Despite it being a long hard road, one of the skills I have inadvertently picked up over the last few years is knowing when to stop a project. It hasn’t been easy nor am I perfect at it, but every project should end at some stage, this is even in the Project Management Institute definition of a project.

A project is temporary in that it has a defined beginning and end in time, and therefore defined scope and resources.

Having an end in mind is key, I think moreso to personal projects. As a personal project is most likely self driven scope creep is easy to justify as you are “doing it for yourself”. I have found in my projects it is easy to add new features, bug fixes, architectural changes, etc. leading to projects meandering on for weeks, months or even years.

One of the projects where I particularly struggled on this was CMD Resume which had features continually added and scope expanded. Although the project went on for years, I would say it is fair to say it was built in 3 bursts of coding. With any non-novel project, the list of things you can do is almost infinite which is something I was guilty of. Towards the end it felt like I was changing things without much benefit to the project or educational benefits for myself. It really affected my motivation to finish the project.

Since this project I have been mindful of when is the end. A few of my projects since have been finished without dragging on too long. I think I am getting progressively better at it, some of the lessons I drew from it were (in no particular order).

Keep track of tasks

Although this one might feel like you are taking the creativity out of the project but I found it effective. Initially write down the features and technologies you want to use, eventually adding bugs and changes. Review regularly, allowing you to have an updated view of your project and what the end result looks like. I like to use ZenHub as it gives me a kanban board using my Github issues. Particularly I use milestones to help me group tasks so I have stages, all leading to the final milestone.

ZenHub Screenshot


When you go to add a feature or change something, ask yourself these questions:

  • What is the benefit to the project? Does it justify the effort?
  • What do I learn from this?
    • Does it improve the project? If so, by how much?
    • Is the technology interesting to me?
    • Is the technology useful in the job market? This helps me consider if I really need or want it.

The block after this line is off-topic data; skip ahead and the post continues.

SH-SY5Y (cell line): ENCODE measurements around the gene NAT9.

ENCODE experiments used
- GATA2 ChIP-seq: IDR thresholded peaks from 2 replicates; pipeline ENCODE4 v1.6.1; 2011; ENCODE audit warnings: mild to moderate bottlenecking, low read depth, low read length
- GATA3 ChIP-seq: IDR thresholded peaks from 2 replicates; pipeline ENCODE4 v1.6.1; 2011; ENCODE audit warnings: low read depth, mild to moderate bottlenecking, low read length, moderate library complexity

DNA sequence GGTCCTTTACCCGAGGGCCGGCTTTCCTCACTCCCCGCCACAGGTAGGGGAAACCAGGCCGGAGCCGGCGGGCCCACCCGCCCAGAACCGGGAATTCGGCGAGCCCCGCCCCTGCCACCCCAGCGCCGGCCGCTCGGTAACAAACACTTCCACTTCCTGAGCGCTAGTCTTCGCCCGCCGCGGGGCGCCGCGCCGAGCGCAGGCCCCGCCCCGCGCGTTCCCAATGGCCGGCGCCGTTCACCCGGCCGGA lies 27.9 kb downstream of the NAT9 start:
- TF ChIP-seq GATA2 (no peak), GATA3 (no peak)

When I feel tempted to add or change something not originally planned, I remind myself that any time spend doing unnecessary tasks on this project means I start my next project later.

Note: Sometimes if I am not sure if there is a benefit, regardless I will add the task and put at the lowest prioritization. Sometimes feedback will help you know if these features are actually beneficial.

Ship Early

This one depends on whether you are showing it publicly or more importantly if you want other people to use it. Sometimes it is very easy to be perfectionist about your project, as it doesn’t necessarily have an end date. I find picking a set of features (something akin to an MVP) and releasing to an audience helps with forcing myself to focus on finishing.

Sometimes your audience might not vibe with what you are doing, you may lose motivation but that is alright. If it solves your problem but doesn’t solve other peoples problems, you can focus on what is important to your problem and not worry about others.

If you completely lose motivation in the project? That is also alright, you can move onto something else! Personally, if I were working on something that I was hoping other people would use, 3 months solving my own problem is preferable to 6 months solving problems I think other people have. I believe the best possibly result of sharing is feedback, this can also help drive the other steps: Keep track of tasks and Necessity.

Note: The internet is an unpredictable place most of the time, due to the way the stars align your project may be overlooked, keep that in mind.

This is based off my experiences with my personal projects, I found some dragging on with no real goal which really affected my motivation levels. So I worked through how to know when to end to avoid this. It has helped me with future projects and I hope it helps you with yours.

Got any comments or feedback? Feel free to go over to the Hacker News Discussion and let me know your thoughts!